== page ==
Everyone wants to be on streaming TV, even Oprah Winfrey

Oprah isn’t ready to quit.
Oprah isn’t ready to quit.
Image: Reuters/Mario Anzuoni
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You may soon be bingeing on new Oprah Winfrey programs. The unstoppable business woman, entertainer, philanthropist, and dreamed-about presidential candidate signed a deal with Apple, announced on June 15, to create original content for the tech company’s streaming TV project.

The multi-year deal is something of a mystery right now—there’s no indication from either party as to just how long “multi-year” is, what the agreement is worth, or even what precisely Winfrey will be creating. Unlike other massive streaming ties-ups—such as Netflix’s $300 million partnership with Ryan Murphy or Amazon’s mega deal with Jordan Peele—Winfrey has not released any details and Apple kept its announcement pretty brief, calling their arrangement “unique” in a statement.

“Together, Winfrey and Apple will create original programs that embrace her incomparable ability to connect with audiences around the world,” the tech company said. “Winfrey’s projects will be released as part of a lineup of original content from Apple.”

According to TechCrunch,  Apple’s streaming service is slated to be particularly robust for the broadcast newcomer. Along with the Winfrey content, Apple will also include a reboot of Steven Spielberg’s Amazing Stories, a series starring Reese Witherspoon and Jennifer Aniston about the television industry, an adaptation of Isaac Asimov’s Foundation books, a thriller starring Octavia Spencer, a comedy with Kristen Wiig, a scripted basketball show, a series from the director of “La La Land’s” and other shows.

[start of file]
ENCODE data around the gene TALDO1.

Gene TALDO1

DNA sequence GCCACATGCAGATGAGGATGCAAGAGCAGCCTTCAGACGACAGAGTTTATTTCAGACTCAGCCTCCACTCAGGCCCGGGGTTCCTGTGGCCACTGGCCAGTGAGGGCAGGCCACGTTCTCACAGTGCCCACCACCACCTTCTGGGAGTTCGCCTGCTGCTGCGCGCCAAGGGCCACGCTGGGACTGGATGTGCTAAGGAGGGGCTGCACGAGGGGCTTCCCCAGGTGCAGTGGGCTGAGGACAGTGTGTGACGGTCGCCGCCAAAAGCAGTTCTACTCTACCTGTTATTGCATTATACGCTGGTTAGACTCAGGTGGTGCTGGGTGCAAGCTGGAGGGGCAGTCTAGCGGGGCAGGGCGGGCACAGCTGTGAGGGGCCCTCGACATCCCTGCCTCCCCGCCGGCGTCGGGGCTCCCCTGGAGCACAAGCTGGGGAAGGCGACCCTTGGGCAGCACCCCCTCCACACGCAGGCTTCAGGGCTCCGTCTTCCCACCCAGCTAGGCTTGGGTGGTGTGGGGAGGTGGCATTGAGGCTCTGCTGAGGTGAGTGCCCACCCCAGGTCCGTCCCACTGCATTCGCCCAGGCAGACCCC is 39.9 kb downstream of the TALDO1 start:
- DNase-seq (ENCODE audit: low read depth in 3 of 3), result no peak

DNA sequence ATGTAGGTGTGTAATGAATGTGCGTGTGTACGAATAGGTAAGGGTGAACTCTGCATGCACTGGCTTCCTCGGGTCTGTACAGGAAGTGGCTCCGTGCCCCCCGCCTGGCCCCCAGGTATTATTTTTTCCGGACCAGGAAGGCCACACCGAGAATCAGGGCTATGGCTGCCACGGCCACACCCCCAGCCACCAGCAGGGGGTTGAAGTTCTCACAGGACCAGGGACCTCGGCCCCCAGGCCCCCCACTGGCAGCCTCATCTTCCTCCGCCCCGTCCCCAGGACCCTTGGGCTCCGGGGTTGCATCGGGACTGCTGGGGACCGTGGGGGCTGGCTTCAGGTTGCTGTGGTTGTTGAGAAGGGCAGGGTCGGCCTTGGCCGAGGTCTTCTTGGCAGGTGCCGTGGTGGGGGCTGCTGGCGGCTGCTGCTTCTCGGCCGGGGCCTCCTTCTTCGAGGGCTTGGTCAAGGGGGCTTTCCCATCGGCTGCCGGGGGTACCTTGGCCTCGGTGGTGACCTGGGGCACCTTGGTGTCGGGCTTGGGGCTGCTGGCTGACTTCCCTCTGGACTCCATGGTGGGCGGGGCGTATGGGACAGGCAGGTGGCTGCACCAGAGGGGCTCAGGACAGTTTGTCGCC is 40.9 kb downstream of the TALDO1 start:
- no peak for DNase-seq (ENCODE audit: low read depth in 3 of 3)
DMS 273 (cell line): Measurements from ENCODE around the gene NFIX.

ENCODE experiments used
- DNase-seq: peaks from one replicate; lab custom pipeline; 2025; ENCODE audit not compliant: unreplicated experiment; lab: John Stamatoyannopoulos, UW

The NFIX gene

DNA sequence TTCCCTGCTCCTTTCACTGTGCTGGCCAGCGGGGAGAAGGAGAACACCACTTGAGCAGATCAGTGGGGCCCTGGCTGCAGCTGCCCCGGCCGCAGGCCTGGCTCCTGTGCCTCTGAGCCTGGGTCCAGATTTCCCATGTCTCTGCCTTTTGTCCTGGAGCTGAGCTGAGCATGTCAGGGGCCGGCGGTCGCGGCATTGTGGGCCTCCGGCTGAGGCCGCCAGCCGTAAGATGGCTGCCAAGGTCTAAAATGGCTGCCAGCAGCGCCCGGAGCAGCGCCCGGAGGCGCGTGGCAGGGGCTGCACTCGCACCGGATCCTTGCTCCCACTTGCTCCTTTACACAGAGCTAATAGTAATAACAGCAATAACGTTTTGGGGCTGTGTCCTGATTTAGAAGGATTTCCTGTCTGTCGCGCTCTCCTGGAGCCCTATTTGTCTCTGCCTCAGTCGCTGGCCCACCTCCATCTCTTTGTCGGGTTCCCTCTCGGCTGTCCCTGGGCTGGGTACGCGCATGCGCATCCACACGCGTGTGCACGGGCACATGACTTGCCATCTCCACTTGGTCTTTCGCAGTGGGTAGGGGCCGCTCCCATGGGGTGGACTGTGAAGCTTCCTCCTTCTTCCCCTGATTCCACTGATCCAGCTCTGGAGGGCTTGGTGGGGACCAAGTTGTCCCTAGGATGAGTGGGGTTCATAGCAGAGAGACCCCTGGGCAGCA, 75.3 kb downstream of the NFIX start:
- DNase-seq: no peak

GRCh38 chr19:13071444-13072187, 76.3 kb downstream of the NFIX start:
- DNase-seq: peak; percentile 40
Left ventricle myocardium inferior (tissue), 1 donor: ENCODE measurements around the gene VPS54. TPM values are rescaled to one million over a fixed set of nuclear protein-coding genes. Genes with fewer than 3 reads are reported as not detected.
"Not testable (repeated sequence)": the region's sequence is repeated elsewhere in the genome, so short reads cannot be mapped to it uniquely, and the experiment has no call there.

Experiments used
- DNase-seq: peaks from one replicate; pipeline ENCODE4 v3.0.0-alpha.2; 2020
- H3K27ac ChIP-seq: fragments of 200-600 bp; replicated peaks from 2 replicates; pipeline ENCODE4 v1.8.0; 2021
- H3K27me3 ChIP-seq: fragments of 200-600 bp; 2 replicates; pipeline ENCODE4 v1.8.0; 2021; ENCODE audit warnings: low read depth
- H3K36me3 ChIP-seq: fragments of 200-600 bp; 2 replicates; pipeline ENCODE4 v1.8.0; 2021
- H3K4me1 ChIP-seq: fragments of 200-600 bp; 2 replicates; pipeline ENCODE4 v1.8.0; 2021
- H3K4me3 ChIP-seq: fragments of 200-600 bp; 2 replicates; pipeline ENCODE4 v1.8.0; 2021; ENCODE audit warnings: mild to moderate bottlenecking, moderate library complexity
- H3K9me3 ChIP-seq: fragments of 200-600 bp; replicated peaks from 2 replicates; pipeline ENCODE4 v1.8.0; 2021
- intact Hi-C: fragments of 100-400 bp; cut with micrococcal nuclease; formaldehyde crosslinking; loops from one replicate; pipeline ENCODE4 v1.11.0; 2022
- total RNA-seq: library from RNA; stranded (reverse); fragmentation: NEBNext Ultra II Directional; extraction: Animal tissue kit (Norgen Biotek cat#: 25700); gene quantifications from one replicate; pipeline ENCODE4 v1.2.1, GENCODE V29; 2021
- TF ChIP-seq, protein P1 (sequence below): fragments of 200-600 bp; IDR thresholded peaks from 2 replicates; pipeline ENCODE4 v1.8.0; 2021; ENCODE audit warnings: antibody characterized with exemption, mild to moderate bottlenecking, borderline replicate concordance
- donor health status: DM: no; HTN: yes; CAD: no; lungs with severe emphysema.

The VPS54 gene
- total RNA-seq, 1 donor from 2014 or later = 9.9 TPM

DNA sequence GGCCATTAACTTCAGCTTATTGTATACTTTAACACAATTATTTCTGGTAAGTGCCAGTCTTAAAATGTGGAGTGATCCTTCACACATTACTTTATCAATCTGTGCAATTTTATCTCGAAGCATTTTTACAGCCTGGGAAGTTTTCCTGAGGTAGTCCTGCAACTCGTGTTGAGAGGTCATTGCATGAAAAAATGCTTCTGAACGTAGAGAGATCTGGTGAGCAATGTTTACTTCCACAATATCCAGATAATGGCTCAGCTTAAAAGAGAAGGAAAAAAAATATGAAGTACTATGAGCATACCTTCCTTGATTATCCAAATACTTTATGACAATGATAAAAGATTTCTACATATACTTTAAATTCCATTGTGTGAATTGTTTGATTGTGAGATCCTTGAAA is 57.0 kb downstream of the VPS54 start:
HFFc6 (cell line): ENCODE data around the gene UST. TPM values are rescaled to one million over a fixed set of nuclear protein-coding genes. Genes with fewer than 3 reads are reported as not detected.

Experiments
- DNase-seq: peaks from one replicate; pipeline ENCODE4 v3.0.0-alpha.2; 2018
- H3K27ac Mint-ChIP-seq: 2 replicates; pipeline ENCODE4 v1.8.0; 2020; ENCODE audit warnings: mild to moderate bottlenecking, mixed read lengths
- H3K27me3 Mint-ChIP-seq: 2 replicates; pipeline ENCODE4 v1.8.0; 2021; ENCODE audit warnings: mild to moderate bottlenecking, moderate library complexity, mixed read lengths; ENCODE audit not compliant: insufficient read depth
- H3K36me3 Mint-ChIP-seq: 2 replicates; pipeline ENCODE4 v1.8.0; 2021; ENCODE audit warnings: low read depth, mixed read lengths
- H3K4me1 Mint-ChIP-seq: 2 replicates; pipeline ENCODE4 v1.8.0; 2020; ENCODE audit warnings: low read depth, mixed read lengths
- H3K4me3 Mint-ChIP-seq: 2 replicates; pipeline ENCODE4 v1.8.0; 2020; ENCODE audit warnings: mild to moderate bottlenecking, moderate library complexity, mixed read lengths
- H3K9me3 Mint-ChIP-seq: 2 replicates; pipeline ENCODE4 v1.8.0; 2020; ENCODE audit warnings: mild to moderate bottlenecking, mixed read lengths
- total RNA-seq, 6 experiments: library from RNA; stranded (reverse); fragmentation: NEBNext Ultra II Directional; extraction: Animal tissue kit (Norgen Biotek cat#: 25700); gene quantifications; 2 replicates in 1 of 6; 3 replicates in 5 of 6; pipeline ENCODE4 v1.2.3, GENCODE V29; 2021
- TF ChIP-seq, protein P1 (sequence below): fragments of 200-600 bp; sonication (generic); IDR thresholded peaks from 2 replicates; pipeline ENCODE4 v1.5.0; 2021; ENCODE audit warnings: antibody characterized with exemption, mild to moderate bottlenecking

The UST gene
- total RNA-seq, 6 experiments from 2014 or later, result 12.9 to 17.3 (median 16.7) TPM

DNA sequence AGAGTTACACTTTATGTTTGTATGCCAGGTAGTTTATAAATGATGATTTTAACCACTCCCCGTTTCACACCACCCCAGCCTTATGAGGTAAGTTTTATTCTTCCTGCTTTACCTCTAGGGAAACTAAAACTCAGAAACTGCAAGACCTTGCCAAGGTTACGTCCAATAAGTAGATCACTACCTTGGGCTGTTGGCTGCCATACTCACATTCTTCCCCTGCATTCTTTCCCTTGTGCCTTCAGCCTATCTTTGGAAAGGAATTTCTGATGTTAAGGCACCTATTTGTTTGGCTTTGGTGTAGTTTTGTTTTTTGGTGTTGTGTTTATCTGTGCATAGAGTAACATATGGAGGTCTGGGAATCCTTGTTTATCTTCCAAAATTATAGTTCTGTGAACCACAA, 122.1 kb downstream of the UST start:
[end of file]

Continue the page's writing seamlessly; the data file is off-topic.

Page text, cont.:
Given Winfrey’s range, it’s difficult to speculate on what she might do. She could be making anything from entertainment to educational programming, or perhaps go back to her roots as a self-help guru or talk-show host. She could be on-screen or behind the scenes—acting, directing, producing, or perhaps all three. Either way, Apple joins Netflix—which signed prolific ABC producer Shonda Rhimes to a recent massive programming partnership—in luring talent that is female and racially diverse.

What is certain, however, is that this megastar of traditional TV is jumping on the streaming bandwagon. And she’s not alone.  Everyone, it seems, wants to create streaming content—and this has transformed how we consume entertainment. As Ashley Rodriguez reported in Quartz in May, American viewers “love their streaming platforms.”  In a survey of 45,000 telecommunications customers, users expressed high satisfaction with services like Netflix and Amazon’s Twitch especially.

At the same time that performers and creators appear eager to plant themselves onto our computer screens, tech companies are scrambling to produce massive amounts of content both quickly and with star power. In May, for example, Amazon announced that its deal with Peele includes a 10-episode series about Nazi hunters.

Winfrey, whose latest broadcast effort, the Oprah Winfrey Network, or OWN, hasn’t quite owned TV like she might have hoped, will take yet another bite with Apple. Her podcast, Oprah’s SuperSoul Conversations—an OWN production—was a No. 1 hit on Apple podcasts.